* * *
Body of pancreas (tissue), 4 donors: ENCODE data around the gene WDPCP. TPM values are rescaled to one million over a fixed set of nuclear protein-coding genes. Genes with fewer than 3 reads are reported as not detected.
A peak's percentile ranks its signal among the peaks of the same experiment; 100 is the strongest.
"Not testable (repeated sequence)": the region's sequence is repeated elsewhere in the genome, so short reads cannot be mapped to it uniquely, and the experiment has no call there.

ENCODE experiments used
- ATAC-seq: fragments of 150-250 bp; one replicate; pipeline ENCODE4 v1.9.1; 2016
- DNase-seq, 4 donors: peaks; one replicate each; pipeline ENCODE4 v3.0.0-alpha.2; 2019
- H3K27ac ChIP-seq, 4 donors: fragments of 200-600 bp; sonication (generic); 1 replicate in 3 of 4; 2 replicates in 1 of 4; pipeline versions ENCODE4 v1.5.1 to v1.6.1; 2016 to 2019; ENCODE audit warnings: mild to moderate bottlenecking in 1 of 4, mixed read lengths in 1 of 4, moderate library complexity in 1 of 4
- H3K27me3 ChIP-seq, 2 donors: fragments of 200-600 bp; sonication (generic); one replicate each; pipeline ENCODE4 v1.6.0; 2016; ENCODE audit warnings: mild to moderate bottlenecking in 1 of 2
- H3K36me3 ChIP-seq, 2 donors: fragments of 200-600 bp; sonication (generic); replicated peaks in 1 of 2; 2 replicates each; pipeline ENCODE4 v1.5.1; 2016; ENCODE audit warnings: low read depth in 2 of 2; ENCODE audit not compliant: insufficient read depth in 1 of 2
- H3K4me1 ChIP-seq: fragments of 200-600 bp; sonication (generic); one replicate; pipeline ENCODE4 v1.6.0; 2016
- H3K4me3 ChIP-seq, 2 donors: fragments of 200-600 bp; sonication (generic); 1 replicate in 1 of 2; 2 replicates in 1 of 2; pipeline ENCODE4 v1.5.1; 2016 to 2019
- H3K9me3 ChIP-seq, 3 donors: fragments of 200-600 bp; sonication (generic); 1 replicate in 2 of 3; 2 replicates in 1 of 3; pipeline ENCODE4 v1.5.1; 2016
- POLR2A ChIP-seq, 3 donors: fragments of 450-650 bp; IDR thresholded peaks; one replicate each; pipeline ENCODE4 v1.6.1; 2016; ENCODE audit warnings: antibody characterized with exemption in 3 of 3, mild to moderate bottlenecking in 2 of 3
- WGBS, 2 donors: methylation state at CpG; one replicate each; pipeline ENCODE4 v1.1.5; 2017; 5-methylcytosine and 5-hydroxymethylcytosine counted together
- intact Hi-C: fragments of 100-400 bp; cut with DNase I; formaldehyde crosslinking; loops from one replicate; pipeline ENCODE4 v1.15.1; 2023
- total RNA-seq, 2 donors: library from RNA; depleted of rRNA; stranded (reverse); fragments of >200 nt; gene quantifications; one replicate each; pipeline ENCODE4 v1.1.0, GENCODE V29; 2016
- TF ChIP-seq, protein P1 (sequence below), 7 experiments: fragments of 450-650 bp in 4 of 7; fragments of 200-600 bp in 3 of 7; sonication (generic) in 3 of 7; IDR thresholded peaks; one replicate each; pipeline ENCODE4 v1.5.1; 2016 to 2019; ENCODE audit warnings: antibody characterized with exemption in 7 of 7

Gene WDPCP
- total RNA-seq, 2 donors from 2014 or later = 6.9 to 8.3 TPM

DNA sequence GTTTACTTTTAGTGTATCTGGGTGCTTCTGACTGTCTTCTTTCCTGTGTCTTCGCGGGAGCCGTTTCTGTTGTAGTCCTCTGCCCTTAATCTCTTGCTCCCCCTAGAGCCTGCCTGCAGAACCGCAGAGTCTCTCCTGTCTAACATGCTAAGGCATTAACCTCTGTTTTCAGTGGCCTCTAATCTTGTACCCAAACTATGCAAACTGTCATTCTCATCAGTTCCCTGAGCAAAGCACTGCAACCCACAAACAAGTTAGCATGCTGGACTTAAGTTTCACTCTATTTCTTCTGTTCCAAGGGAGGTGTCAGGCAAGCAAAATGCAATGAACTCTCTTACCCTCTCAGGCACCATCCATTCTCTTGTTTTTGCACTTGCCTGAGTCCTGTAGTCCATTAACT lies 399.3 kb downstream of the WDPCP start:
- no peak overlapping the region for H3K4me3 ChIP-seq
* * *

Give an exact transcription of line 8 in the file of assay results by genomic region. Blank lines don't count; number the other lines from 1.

- H3K27me3 ChIP-seq, 2 donors: fragments of 200-600 bp; sonication (generic); one replicate each; pipeline ENCODE4 v1.6.0; 2016; ENCODE audit warnings: mild to moderate bottlenecking in 1 of 2